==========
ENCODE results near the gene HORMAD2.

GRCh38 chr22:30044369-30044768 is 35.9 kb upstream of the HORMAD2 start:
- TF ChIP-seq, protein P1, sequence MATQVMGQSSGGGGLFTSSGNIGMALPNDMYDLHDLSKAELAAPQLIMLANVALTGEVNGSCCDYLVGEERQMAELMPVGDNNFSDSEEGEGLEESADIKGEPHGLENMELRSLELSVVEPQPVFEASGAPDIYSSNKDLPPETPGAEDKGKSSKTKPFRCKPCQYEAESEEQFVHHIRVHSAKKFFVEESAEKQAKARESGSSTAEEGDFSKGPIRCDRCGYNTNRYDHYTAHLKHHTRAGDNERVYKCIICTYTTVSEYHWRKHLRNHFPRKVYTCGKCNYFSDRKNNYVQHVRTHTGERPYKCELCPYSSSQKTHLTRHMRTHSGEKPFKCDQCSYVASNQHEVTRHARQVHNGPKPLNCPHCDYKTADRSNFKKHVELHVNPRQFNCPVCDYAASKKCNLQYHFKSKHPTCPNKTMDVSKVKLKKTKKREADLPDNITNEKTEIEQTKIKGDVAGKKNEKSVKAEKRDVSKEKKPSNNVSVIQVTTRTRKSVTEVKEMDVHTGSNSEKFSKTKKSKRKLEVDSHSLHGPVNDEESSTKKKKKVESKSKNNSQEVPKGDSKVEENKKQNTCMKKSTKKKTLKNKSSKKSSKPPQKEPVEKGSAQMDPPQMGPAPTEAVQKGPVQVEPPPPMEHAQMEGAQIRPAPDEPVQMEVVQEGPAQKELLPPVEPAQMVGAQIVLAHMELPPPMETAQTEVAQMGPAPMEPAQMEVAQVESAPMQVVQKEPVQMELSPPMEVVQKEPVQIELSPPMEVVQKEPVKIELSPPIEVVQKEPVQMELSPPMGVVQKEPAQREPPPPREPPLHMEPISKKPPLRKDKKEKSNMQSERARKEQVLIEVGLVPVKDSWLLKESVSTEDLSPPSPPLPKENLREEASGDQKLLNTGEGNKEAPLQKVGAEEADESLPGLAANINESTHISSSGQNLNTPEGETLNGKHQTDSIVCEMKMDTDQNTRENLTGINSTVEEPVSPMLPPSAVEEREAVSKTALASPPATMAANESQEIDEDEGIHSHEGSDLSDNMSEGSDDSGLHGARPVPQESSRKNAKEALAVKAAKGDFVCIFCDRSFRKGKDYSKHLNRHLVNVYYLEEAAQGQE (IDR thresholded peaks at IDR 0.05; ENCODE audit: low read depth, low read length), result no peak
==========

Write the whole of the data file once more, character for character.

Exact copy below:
ENCODE results near the gene HORMAD2.

GRCh38 chr22:30044369-30044768 is 35.9 kb upstream of the HORMAD2 start:
- TF ChIP-seq, protein P1, sequence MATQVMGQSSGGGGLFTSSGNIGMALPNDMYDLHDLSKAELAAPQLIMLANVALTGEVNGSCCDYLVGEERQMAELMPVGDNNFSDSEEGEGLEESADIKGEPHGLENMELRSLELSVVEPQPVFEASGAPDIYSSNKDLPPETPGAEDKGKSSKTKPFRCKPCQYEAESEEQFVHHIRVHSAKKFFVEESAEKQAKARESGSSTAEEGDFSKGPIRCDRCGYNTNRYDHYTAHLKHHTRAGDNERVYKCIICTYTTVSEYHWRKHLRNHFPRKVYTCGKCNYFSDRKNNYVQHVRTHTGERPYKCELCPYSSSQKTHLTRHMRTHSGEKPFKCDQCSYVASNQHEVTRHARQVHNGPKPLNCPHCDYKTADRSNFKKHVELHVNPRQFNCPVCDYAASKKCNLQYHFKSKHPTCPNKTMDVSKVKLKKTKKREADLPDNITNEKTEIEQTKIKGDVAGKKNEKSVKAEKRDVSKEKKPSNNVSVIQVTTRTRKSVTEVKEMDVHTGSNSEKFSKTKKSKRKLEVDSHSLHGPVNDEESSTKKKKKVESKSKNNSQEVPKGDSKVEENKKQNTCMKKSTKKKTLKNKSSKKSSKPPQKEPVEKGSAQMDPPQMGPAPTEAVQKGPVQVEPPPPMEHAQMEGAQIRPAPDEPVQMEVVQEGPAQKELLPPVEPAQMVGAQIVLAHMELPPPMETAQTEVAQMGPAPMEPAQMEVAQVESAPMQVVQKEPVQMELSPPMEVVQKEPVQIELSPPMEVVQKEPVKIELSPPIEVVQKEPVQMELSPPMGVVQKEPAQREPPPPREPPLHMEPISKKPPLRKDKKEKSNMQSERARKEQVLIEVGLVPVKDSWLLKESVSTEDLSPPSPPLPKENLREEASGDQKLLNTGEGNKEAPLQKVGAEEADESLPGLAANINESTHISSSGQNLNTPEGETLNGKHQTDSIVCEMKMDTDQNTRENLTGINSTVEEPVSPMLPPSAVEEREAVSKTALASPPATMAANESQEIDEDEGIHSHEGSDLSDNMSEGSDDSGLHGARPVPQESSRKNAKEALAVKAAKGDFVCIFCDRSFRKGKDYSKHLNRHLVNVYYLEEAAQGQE (IDR thresholded peaks at IDR 0.05; ENCODE audit: low read depth, low read length), result no peak